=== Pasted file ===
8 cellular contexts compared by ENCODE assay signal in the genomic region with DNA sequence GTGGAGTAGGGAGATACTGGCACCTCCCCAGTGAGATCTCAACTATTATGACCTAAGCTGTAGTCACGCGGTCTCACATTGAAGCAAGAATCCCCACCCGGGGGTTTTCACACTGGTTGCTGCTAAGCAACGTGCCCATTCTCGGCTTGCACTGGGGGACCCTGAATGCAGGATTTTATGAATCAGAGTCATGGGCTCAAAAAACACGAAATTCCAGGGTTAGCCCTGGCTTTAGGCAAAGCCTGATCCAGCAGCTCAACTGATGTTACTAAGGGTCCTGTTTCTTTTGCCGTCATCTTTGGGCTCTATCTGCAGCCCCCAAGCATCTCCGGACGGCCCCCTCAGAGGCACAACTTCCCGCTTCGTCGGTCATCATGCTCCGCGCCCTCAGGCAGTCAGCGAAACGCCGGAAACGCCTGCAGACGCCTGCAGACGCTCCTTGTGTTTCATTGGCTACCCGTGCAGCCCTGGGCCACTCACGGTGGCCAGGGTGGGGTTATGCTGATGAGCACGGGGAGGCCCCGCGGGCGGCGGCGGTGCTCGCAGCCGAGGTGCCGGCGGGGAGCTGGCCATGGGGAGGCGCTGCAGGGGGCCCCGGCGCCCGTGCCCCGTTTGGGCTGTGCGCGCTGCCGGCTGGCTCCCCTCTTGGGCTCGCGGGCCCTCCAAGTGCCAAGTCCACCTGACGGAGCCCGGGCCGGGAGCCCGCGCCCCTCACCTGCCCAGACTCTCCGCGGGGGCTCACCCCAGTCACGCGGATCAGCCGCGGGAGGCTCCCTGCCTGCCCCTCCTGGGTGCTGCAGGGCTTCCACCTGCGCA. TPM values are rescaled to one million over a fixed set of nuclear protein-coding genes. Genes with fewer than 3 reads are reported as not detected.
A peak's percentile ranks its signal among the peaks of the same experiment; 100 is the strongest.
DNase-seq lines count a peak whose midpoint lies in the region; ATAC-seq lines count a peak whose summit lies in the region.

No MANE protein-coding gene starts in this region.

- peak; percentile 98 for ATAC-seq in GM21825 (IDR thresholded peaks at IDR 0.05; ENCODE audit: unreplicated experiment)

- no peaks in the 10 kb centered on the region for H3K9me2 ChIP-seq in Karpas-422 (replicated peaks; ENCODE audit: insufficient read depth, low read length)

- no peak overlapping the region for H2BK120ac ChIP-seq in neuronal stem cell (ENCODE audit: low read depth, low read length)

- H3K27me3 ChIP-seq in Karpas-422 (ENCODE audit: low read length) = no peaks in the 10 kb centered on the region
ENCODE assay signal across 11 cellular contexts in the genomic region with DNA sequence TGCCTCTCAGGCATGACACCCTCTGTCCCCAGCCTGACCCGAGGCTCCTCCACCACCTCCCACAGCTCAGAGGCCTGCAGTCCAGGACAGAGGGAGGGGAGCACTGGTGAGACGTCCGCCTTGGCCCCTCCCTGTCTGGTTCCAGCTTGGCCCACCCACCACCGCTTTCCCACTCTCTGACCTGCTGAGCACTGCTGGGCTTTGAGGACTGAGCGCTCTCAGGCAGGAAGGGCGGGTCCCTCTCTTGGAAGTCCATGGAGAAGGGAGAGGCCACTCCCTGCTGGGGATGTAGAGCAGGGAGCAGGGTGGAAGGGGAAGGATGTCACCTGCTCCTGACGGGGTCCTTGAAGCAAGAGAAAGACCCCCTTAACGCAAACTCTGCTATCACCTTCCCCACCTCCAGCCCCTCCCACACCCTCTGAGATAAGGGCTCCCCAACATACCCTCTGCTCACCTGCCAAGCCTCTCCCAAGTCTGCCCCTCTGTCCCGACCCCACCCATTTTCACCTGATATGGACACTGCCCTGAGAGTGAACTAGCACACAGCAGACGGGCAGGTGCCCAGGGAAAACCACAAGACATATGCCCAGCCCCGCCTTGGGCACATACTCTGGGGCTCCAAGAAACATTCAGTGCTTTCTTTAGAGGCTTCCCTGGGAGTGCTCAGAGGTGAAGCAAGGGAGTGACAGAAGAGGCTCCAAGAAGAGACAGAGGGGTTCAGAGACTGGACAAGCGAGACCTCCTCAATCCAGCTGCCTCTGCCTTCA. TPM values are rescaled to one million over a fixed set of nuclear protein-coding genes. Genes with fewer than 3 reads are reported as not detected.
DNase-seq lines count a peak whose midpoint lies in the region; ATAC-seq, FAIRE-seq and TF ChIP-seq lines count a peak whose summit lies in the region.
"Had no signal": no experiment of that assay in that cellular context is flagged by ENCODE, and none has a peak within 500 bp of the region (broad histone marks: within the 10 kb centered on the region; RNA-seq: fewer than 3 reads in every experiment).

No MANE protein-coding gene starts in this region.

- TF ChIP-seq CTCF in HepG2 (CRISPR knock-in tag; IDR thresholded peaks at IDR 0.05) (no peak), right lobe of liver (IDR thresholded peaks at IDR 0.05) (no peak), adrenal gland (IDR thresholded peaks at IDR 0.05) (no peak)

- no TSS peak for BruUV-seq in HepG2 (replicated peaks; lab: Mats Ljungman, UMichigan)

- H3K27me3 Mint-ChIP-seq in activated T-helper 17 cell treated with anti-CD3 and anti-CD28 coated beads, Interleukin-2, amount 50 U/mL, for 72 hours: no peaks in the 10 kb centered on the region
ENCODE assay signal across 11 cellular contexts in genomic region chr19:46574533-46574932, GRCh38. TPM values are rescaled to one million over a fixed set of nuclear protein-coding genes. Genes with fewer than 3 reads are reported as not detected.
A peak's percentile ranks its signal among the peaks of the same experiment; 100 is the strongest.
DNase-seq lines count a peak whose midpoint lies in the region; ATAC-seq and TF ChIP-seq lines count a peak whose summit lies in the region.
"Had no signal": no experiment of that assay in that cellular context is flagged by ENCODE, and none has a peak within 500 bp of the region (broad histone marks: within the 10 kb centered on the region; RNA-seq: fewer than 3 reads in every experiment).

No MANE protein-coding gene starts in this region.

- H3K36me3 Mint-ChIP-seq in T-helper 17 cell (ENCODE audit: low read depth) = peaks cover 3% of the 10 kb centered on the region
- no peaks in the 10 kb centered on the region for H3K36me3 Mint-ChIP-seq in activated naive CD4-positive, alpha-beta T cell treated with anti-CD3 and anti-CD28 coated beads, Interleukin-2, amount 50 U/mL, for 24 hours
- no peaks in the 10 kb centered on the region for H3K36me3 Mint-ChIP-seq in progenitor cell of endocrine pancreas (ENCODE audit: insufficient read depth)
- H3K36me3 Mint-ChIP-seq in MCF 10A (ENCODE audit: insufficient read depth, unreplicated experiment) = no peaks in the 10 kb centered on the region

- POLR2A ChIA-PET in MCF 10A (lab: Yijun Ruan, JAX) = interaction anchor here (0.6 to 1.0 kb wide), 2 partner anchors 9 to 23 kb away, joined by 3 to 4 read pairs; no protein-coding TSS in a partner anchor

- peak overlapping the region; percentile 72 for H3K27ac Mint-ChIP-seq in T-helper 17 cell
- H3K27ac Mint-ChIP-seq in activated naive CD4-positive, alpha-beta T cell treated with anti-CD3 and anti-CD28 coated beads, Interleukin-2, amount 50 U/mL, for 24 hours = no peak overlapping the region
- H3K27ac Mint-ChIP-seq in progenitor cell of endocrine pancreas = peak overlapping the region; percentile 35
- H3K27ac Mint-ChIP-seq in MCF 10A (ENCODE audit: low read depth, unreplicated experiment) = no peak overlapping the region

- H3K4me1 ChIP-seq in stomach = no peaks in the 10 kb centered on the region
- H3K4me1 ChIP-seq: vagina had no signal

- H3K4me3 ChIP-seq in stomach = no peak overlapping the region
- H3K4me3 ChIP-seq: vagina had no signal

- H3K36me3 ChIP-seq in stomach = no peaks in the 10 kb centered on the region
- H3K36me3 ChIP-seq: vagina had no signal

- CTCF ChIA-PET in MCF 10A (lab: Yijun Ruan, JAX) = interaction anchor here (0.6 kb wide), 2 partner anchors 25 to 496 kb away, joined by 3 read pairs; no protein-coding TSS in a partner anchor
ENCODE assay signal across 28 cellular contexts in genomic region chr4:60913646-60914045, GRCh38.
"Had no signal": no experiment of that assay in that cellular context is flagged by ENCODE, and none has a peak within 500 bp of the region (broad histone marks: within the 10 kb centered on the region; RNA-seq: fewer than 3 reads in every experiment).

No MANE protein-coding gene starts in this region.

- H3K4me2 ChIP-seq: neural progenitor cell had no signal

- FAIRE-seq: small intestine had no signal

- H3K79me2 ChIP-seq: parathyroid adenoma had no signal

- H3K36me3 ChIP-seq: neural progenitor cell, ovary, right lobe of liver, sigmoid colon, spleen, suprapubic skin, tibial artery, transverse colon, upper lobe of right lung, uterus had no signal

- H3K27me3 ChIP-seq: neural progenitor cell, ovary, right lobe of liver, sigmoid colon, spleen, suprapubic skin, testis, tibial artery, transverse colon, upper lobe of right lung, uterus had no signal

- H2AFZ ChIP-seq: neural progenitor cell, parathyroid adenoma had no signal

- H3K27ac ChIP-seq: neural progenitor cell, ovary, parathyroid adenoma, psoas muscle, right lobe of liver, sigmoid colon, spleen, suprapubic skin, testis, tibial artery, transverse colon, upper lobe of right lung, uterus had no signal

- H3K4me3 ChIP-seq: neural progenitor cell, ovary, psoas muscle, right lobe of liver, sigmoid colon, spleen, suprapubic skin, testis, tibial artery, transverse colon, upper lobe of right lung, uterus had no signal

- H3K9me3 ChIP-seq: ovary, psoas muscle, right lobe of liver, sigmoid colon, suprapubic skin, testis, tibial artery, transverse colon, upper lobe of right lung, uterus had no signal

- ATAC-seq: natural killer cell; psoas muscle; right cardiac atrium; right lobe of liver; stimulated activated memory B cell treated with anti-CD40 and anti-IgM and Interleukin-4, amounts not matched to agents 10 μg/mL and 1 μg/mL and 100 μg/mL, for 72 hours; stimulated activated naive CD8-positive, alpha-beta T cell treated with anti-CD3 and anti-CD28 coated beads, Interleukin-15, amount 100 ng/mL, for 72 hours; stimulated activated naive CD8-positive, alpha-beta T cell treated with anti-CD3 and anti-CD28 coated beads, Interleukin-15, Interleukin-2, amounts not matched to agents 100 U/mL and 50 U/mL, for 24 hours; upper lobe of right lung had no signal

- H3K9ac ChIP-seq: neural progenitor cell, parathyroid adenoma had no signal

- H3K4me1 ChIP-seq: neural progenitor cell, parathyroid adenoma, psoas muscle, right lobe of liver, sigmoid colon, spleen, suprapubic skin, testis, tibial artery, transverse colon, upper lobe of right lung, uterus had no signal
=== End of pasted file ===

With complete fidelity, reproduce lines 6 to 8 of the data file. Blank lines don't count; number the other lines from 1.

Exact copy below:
- no peaks in the 10 kb centered on the region for H3K9me2 ChIP-seq in Karpas-422 (replicated peaks; ENCODE audit: insufficient read depth, low read length)

- no peak overlapping the region for H2BK120ac ChIP-seq in neuronal stem cell (ENCODE audit: low read depth, low read length)

- H3K27me3 ChIP-seq in Karpas-422 (ENCODE audit: low read length) = no peaks in the 10 kb centered on the region